Mechanism of action of Andresen

It is fitted in the mouth with the mandible postured forward. As a result, tension is generated in the muscle (temporalis muscle) and the transmitted force of the muscles help to retract the mandible, tends to move the upper buccal teeth distally and upper anterior teeth lingually through the pressure by the labia bow (but this can be prevented by not activating the labial bow) while the reciprocal force will tend to bring the lower teeth forward.

Mechanism of action of Andresen

Forward postures of the mandible also stimulate the growth centres of the mandibular condyles so there is increase in growth of the mandible and thus helps to reduce or eliminate the discrepancy in jaw relationship
The Andresen appliance is worn 10 12 hrs a day. Because it is monoblock, patient cant speak with it It is better worn after school and at night till morning

BIONATOR (Balters type)

Similar to Andresen, but the bulk of palatal coverage is eliminated.

Also has three variants

Standard appliance for class II correction A screening appliance for elimination of abnormal tongue activity Reverse appliance for treatment of class III

Herbst Appliance

It is the only fixed functional appliance

It consists of mandibular and maxillary arches splinted with frameworks that are usually cemented or bonded (but can be removable) and connected with a pin-endtube device that holds the mandible forward. The jaw position is controlled by the pin and tube device.

Pressure the teeth can produce significant tooth movement in addition to an effects.
Despite the fact that it is fixed the dental versus skeletal effect depend on patients compliance.

Advantages of Herbst appliance

It works 24 hrs a day Patient co-operation not required

Treatment time is short (6 8 mths)

TWIN BLOCK (Clark appliance)

It can also be used as removable or fixed. The twin block appliance consists of individual maxillary and mandibular plates with ramps that guide the mandible forward as the patient closes down. The maxillary and mandibular portions are configured so that interaction of the 2 parts controls how much the mandible is postured forward and how much the jaws are separated vertically. It is similar to the Herbst in that pressure against the teeth rather than the mucosa is employed to bring the jaw forward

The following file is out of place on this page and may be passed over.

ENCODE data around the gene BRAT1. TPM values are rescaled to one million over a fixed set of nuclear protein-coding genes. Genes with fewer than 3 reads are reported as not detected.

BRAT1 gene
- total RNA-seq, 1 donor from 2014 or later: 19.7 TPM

TWIN BLOCK (Clark appliance)

It allows nearly a full range of mandibular movement Easy acclimatization Reasonable speech


Displacement of the mandible can occur freely despite the absence of active springs or screws

Havold appliance

It is a modification of the Andresen appliance. It has an occlusal shelves which contact with the upper but not the lower posterior teeth, thus allowing the lower posterior teeth to erupt and move mesially and correct the molar relationship from class II to class I

Active Tooth borne appliance

They are modification of activators and bionators designs that include expansion screws or springs to move the teeth. In the correction of a class II malocclusion as the patient moves the lower jaw forward in a class I position, a crossbite tendency is usually apparent, therefore transverse expansion of the upper arch is nearly always needed, so the springs or screws in active functional appliances were added to the basic design to provide this expansion. But in many cases, an additional goal may be further expansion of the upper and lower arches to correct crowding.

Tissue borne appliances

Frankel appliance or function regulator is the only tissue borne appliance. It consists of acrylic shields which lie in the vestibule of the mouth, both labiallly and buccally. It also consist of small lingual pad which lie against the lingual mucosa beneath the lower incisors, which stimulate mandibular repositioning. Much of the appliances is located in the vestibule however and it alter both mandibular posture and the contour of facial soft tissues. It serves as an arch expansion appliance in addition to its effect on jaw growth because the arches tend to expand when lip and cheek pressure is removed.

Mechanism of Action of Functional Appliance

The exact mode of action is not known but there are different postulations

Eruption guidance this is a mechanism whereby the vertical development of a group of teeth can be enhanced, inhibited or redirected and thus assist alteration of occlusal relationship. Basically, there is a belief that if vertical eruption of teeth is prevented, the forward and upward movement of the teeth is prevented